Again voiced and animated by Andy Serkis, the scenes involving Gollum are fantastic and intense. The character is only featured for a relatively short time, but his exchange with Martin Freeman’s Bilbo is a highlight of the film. Serkis’ performance as Gollum and his split personality is a joy to watch; one minute he’s playing nice, the other he’s reaching for a rock to bludgeon somebody with.
As well as Serkis being great in his role, Martin Freeman also shines as the lead of the film, Bilbo Baggins. Freeman’s Bilbo shows humor, awkwardness and understated courage at all the right times, with his performance also fitting the tone set by Holm’s Bilbo.
As for the rest of the cast, we’re treated to a fantastically strong ensemble, largely made up of some of Britain’s finest and lesser known talent. The leader, and King in waiting, of the dwarves, Thorin, is played superbly by Richard Armitage. His passion for his fallen land and family is etched in his being, with his focus being solely on reaching Erebor and protecting the men that follow his lead. Thorin is almost to this group and this film what Viggo Mortensen’s Aragorn was to his group and his film series. The rest of the supporting cast are made up of Graham McTavish, Ken Stott, James Nesbitt, Aidan Turner, Dean O’Gorman and Sylvester McCoy, amongst others. There’s also small appearances by some familiar faces as the group go about their journey.
The film is visually stunning, with the detail and the landscapes being arguably the most visually impressive thing I have ever seen on the big screen. The 48 fps certainly does the job. Sure, the film takes a few seconds to get used to, and it almost gives a “too real” feeling initially. Once your eyes get accustomed to what you’re viewing, though, then everything is ridiculously clear and has a crispness and freshness about it. I can see why 48 fps may have its detractors, but Jackson pulled it off brilliantly here. With the amount of detail visible, and the clarity of it, it puts enormous pressure on the crew and the actors. Everything has to be just right, down to exact facials, expressions and effects work. Whilst there is a lot of CGI used here, it’s mostly of very good quality.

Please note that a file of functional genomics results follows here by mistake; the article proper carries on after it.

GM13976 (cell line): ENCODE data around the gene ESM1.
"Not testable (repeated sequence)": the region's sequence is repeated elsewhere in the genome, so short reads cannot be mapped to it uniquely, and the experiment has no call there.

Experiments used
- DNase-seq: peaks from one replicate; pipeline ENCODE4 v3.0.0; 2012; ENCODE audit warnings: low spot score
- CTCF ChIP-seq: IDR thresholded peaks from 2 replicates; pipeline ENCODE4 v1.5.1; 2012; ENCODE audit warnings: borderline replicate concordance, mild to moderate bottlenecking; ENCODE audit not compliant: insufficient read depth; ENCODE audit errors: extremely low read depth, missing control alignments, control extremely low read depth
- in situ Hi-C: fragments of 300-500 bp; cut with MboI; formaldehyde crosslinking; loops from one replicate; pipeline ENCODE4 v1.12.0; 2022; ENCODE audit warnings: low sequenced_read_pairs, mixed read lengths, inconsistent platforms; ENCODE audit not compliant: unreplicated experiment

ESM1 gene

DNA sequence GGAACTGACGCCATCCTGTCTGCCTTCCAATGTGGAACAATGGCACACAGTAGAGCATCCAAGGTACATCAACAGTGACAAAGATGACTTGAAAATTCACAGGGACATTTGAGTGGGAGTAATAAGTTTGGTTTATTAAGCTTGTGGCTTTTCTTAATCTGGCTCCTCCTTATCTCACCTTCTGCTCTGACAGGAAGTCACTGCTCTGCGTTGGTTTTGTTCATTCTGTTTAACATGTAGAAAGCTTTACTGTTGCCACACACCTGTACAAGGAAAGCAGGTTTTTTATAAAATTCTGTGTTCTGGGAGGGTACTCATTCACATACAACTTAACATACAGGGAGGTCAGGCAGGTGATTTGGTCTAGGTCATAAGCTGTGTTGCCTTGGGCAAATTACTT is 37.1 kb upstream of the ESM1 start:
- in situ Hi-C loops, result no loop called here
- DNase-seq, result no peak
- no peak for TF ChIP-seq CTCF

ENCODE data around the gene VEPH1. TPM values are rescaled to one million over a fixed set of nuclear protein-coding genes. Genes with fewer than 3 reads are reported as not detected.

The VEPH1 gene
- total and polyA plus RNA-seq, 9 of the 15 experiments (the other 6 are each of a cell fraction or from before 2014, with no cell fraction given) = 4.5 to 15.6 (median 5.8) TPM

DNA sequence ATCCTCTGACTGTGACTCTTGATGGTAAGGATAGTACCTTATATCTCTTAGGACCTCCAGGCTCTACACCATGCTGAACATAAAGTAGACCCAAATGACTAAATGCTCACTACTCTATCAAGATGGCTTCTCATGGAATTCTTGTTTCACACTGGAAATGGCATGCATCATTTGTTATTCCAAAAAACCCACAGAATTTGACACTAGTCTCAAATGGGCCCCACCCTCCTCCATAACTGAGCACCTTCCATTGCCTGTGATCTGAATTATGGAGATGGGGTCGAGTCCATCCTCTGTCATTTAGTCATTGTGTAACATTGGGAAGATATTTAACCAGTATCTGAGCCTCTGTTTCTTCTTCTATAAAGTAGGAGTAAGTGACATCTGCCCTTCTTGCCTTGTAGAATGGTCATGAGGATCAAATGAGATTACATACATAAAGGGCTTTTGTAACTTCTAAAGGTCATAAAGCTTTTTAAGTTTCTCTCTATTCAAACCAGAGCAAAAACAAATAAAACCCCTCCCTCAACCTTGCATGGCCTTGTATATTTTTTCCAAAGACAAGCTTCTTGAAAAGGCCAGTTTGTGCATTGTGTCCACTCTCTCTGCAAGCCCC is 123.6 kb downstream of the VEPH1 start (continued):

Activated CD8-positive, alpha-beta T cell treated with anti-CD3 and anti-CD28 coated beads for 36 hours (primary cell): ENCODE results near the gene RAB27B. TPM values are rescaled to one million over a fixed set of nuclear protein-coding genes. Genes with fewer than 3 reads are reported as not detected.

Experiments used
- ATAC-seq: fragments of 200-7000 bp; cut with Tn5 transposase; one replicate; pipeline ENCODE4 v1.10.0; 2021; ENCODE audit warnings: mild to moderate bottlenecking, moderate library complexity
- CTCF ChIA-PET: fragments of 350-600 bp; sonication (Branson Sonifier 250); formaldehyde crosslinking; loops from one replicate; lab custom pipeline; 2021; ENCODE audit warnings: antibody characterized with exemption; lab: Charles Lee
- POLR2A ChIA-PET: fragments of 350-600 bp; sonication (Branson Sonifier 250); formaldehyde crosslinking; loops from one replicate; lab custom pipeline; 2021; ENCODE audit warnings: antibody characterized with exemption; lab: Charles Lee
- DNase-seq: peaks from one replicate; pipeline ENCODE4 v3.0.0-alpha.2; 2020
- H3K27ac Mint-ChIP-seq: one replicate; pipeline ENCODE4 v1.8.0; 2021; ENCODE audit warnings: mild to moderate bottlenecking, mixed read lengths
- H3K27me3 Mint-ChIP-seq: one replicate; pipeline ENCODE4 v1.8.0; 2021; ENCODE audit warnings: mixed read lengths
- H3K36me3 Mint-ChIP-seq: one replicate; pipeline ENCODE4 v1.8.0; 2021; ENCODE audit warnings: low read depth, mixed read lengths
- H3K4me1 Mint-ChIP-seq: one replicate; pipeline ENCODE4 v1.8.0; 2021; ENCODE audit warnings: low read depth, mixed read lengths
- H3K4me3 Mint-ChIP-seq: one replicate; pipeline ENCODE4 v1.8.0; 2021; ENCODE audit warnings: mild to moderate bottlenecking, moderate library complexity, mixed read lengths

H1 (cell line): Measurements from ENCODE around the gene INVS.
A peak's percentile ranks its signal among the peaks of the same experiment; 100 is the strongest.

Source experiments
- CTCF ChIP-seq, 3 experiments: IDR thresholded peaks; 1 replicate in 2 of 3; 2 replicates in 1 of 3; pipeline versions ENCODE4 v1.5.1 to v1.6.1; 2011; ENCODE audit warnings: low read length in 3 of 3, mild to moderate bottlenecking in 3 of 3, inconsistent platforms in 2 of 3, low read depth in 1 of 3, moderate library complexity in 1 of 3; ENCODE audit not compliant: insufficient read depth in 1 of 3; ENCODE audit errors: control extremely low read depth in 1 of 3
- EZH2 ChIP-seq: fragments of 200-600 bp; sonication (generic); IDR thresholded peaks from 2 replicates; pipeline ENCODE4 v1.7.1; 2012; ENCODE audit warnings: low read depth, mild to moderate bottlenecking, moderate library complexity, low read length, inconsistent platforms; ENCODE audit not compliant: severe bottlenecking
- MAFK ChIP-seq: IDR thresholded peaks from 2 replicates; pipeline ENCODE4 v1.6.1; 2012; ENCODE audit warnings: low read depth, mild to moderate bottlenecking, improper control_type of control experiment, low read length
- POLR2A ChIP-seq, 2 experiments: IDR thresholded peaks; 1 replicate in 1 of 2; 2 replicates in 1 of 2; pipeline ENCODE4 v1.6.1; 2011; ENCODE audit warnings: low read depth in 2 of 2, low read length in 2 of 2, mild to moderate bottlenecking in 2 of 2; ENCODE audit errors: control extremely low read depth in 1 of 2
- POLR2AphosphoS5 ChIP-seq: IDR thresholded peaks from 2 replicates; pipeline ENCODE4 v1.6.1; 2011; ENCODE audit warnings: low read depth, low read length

Personally, I’m a fan of practical effects, but I understand that this isn’t always possible these days. There are a few niggles with the CGI at times, but nowhere near enough to detract from the film and the story being told. This is also all accompanied by a slightly familiar, yet highly effective, score.
With its 169-minute running time, some people may wonder if the film will drag at times. Whilst the story is stretched out a little, the film never really loses its focus or its pace. With advertisements and trailers, I was in the cinema for over 3 1/2 hours, yet the time seemed to fly by. Not once did I look at my watch, and not once did I hope that the film would rush to a finish. When the finish does come, it just leaves you wanting more and wanting to see how the next part of Jackson’s prequel trilogy plays out.
Now, I’ll plead ignorance and say that I haven’t actually read The Hobbit or any of Tolkien’s work, so maybe my opinion isn’t that of a Tolkien loyalist. Don’t get me wrong, I like to read; I just tend to read about cinema history, 70′s blockbusters, 80′s slashers, Kevin Smith stories and comics. So excuse my ignorance if An Unexpected Journey isn’t quite what you Tolkien fans were hoping for. As a pure cinephile, I thought the film was a brilliant start to what, hopefully, will be an epic trilogy.
GO Rating: 5/5
Written by Steve Attanasie
Peter Jackson’s Lord of the Rings trilogy has taken on mythic status in the worlds of film & pop culture — and rightfully so. As a bold experiment, they were worthy of your time and attention. They artfully condensed three dense fantasy novels into three action-packed films with tons of characters to relate to. The fact that they haven’t aged well in the decade since their release does not preclude them from consideration as major milestones in the serious advancement of fantasy filmmaking.